Americans will celebrate the lower tax rates that the new tax reform law brought at the beginning of 2018. By retaining the seven tax brackets that existed under previous law but lowering the rates that apply to most of those brackets, tax reform gave taxpayers a highly visible tax cut that on its surface seems easy to measure.
Yet what often confuses taxpayers is how the tax bracket they're in doesn't necessarily equate with what they're effectively paying in taxes every year. That's because as simple as the concept of a tax bracket sounds, it's easy to get tripped up by the way that they work. Below, you'll learn some of the common mistakes people make with tax brackets along with the answers you need in order to make smart decisions.
Inching into a higher tax bracket isn't a catastrophic event...
Perhaps the most common misconception about tax brackets is that they define how much you pay in tax on your entire income. That's why you'll hear complaints so often that higher income pushed someone into a new tax bracket -- as if moving higher up the income scale could somehow make taxpayers worse off than if they'd earned less. But that's not the way tax brackets work.
Sometimes, you'll hear people refer to your marginal tax rate as another term for your tax bracket. The key word there is "marginal" -- it points to the fact that the rate gets charged only on the last dollar you earned. The other lower rates still apply to most of your earnings.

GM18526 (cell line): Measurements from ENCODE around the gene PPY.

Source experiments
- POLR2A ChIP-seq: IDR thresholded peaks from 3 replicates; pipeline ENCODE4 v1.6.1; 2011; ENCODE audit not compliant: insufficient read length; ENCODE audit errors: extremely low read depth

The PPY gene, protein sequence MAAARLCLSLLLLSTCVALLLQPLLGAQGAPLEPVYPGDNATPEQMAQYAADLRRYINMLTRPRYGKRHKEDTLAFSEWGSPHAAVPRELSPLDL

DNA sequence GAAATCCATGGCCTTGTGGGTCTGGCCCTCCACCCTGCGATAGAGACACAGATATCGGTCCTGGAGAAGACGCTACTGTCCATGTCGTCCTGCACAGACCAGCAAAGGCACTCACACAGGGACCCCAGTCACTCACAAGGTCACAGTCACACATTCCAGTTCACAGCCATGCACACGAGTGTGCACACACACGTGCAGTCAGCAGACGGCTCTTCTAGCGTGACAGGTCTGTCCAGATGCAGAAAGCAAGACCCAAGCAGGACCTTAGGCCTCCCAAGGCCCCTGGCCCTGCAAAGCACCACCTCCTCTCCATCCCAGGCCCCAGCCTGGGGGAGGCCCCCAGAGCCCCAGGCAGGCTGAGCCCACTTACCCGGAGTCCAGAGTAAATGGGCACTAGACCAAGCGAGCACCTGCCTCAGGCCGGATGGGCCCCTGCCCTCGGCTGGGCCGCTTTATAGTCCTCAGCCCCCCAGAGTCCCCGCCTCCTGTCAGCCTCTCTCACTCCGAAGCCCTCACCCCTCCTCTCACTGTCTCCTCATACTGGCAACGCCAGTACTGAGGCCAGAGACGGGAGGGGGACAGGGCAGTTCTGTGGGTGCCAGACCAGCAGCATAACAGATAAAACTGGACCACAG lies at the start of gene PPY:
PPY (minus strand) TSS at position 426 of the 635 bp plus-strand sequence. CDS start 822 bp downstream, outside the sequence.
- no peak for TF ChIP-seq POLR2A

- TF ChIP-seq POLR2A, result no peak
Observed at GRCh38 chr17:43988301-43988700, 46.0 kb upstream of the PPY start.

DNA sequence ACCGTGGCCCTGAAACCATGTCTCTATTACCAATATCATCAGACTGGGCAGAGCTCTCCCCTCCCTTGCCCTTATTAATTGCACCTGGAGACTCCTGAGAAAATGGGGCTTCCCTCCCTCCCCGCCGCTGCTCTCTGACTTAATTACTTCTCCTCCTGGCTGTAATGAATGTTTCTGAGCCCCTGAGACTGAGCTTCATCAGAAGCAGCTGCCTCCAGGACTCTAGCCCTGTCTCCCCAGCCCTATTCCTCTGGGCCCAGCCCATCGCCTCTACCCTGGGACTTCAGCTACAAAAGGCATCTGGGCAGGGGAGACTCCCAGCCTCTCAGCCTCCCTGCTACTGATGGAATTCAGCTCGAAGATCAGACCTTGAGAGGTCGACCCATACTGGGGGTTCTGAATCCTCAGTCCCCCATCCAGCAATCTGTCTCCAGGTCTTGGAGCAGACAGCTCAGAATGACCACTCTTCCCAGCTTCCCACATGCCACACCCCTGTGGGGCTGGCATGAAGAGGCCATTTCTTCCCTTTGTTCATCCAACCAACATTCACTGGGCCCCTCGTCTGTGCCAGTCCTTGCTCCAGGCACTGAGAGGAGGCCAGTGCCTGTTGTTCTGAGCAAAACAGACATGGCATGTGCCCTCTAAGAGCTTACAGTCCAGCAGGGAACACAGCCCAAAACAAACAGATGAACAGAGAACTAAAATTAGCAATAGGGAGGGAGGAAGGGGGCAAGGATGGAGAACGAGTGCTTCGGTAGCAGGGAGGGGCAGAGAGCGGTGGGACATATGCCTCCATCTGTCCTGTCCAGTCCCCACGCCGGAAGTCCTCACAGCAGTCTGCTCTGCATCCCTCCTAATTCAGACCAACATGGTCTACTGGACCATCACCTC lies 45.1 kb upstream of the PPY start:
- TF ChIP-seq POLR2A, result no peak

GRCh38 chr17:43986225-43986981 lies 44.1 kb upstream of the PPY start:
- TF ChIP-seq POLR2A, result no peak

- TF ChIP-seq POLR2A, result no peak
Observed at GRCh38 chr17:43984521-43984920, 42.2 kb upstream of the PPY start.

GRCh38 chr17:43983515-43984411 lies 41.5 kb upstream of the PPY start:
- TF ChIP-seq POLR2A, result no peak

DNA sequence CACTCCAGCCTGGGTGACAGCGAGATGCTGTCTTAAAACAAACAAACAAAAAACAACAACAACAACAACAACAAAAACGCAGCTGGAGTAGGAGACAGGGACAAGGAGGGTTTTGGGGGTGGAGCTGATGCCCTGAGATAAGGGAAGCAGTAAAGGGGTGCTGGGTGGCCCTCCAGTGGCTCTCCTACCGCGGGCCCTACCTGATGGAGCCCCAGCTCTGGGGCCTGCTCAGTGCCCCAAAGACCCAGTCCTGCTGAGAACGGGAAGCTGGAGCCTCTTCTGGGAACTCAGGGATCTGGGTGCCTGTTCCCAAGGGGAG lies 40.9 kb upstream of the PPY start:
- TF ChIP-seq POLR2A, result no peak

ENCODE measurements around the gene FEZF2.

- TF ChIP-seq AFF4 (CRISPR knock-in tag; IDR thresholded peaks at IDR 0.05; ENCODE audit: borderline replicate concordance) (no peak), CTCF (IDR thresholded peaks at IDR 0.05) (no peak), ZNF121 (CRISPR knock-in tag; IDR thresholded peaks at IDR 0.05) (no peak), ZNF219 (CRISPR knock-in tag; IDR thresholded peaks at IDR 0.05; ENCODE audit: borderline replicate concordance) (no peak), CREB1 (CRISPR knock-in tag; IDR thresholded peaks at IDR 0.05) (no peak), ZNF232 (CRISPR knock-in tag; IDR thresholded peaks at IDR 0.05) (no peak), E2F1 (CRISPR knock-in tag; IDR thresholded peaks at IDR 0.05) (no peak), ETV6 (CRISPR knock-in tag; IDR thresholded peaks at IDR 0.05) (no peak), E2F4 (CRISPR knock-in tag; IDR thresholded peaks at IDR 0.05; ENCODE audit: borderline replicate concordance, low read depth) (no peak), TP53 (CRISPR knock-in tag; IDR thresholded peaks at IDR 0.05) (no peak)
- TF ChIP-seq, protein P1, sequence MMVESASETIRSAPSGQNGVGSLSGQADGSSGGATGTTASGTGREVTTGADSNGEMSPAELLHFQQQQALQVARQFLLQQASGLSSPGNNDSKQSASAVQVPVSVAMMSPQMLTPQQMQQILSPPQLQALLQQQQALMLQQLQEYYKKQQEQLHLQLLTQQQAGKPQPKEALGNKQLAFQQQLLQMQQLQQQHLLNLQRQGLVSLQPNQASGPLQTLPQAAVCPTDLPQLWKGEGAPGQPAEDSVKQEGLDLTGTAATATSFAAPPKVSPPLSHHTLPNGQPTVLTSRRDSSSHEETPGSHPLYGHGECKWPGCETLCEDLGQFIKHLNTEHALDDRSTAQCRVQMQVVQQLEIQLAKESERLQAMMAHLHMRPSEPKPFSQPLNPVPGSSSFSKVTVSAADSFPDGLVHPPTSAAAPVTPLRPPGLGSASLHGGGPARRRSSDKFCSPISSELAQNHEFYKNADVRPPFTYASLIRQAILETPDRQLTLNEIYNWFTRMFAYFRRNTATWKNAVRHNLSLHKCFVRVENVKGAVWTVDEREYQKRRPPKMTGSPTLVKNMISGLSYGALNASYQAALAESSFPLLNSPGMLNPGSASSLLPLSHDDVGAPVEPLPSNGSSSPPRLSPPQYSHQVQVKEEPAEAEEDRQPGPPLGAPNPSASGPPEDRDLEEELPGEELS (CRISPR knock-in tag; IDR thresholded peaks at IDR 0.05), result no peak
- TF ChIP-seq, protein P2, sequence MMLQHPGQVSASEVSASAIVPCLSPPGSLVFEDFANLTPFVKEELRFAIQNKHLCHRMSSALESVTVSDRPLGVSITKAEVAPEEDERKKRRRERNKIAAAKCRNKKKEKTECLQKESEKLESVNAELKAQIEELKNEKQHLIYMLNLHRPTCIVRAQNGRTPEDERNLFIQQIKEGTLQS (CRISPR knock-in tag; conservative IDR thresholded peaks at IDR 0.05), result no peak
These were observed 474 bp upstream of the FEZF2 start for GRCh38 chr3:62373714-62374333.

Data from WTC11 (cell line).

An example can make this clearer. Say that you and your spouse are joint filers and have taxable income of $77,000 in 2018. Under the brand-new 2018 tax brackets reflecting tax reform, that puts you in the 12% tax bracket, and your tax would be $8,859.
Now, let's look what happens if you get a $500 year-end bonus that takes your income to $77,500. You'd now be in the 22% bracket, which started at $77,400 in taxable income. The fear that many taxpayers have is that you'll have to pay roughly 22% of the full $77,500, which would almost double your taxes to more than $17,000. Instead, though, the 22% rate applies only to the marginal $100 amount that's in that final bracket. The rest gets taxed at 10% and 12%, and so the net tax is $8,929 -- just $70 higher and still giving you an effective tax rate of roughly 11.5%.
... but knowing your tax bracket is still important
Despite this common misconception about tax brackets, there are decisions you have to make in which you'll need to know the marginal tax rate rather than the effective tax rate. That's especially true whenever you decide to boost your taxable income, whether by selling a stock that's gone up in value, taking a taxable distribution from a pension or 401(k) plan, or starting to work a side job to bring in extra cash.
In these situations, you're apt to make the opposite mistake as the one above. Let's look at the second example above one more time. If you know your tax liability, then it's tempting to conclude that your effective tax rate will apply to any additional income. By that logic, if you earned $10,000 on the side or took a $10,000 traditional IRA distribution, you'd expect to pay taxes on about 11.5% of that, or $1,150.
But the way marginal tax rates work, even if you're just barely into the 22% tax bracket, any extra income is going to get taxed at that 22% rate. The additional $10,000 leads to tax of $2,200, or almost double what you expected. Again, that doesn't impose 22% on your entire income -- just the extra $10,000.
Don't let tax brackets trip you up
These might look like trivial points, but failing to understand the ins and outs of tax brackets can lead to mistakes that could cost you thousands of dollars. By knowing how tax brackets work and the math behind them, you'll be smarter in picking up money-making opportunities while being fully aware of the tax consequences.
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